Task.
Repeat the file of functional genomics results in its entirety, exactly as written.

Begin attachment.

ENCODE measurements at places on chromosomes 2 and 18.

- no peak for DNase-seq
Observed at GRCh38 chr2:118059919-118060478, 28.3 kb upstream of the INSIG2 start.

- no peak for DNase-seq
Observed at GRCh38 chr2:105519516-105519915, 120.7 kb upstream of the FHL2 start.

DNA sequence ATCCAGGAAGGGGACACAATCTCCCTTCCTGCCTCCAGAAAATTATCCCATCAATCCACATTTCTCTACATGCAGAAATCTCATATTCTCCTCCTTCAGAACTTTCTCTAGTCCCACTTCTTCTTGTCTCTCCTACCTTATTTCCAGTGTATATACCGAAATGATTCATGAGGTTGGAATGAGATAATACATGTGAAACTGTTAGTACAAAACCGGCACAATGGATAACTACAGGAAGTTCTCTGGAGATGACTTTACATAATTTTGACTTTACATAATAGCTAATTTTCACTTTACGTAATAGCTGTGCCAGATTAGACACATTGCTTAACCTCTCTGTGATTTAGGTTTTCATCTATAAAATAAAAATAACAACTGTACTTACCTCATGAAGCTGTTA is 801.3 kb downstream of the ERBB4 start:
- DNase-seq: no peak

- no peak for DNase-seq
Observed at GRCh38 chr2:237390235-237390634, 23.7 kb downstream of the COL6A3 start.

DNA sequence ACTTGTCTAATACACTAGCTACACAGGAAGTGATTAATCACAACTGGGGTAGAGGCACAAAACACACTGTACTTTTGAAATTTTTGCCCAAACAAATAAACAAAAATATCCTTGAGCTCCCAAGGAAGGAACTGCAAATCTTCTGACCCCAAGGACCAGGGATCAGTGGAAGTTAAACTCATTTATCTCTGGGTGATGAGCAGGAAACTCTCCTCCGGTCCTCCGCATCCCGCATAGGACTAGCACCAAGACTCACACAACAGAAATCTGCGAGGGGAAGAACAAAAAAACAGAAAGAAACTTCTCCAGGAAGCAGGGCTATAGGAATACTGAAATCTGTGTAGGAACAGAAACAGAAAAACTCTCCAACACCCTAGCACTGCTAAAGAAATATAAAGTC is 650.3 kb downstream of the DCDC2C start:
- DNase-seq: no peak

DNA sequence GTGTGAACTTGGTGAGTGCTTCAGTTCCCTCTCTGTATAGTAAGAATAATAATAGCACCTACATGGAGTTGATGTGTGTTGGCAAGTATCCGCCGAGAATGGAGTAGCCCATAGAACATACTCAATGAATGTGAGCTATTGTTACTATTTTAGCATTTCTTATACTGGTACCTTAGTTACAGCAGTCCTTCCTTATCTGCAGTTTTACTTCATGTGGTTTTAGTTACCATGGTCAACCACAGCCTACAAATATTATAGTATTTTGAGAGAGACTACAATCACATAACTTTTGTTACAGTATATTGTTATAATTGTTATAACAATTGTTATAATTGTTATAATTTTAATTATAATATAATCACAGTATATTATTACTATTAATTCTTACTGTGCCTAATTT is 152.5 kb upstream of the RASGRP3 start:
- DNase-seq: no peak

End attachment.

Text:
ENCODE measurements at places on chromosomes 2 and 18.

- no peak for DNase-seq
Observed at GRCh38 chr2:118059919-118060478, 28.3 kb upstream of the INSIG2 start.

- no peak for DNase-seq
Observed at GRCh38 chr2:105519516-105519915, 120.7 kb upstream of the FHL2 start.

DNA sequence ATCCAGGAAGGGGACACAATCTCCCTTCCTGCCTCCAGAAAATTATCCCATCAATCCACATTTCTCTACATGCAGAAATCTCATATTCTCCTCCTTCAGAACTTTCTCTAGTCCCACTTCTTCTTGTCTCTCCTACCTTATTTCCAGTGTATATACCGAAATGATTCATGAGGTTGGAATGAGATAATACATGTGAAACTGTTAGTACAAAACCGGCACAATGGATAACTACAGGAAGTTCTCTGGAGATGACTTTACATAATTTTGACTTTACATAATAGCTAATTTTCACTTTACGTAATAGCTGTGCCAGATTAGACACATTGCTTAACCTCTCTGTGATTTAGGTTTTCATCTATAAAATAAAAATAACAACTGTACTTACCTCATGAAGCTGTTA is 801.3 kb downstream of the ERBB4 start:
- DNase-seq: no peak

- no peak for DNase-seq
Observed at GRCh38 chr2:237390235-237390634, 23.7 kb downstream of the COL6A3 start.

DNA sequence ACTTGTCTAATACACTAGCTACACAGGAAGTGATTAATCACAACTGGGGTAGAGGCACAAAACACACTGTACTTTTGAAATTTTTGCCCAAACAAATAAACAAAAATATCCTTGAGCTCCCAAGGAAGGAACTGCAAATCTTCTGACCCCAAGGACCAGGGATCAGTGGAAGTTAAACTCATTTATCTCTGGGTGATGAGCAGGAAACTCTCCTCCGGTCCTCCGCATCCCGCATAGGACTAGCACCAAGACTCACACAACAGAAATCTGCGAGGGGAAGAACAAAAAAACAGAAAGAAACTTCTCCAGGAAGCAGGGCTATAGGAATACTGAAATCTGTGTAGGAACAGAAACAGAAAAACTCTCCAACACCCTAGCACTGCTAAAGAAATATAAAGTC is 650.3 kb downstream of the DCDC2C start:
- DNase-seq: no peak

DNA sequence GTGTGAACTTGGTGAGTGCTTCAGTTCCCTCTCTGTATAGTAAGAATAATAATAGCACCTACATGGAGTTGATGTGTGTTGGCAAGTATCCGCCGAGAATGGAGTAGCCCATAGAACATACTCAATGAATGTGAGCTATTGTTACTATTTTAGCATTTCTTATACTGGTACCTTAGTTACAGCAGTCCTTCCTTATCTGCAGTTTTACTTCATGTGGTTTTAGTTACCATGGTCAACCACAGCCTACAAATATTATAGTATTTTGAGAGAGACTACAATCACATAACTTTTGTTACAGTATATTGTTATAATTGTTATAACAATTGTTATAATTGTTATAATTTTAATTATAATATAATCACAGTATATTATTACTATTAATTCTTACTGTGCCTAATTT is 152.5 kb upstream of the RASGRP3 start:
- DNase-seq: no peak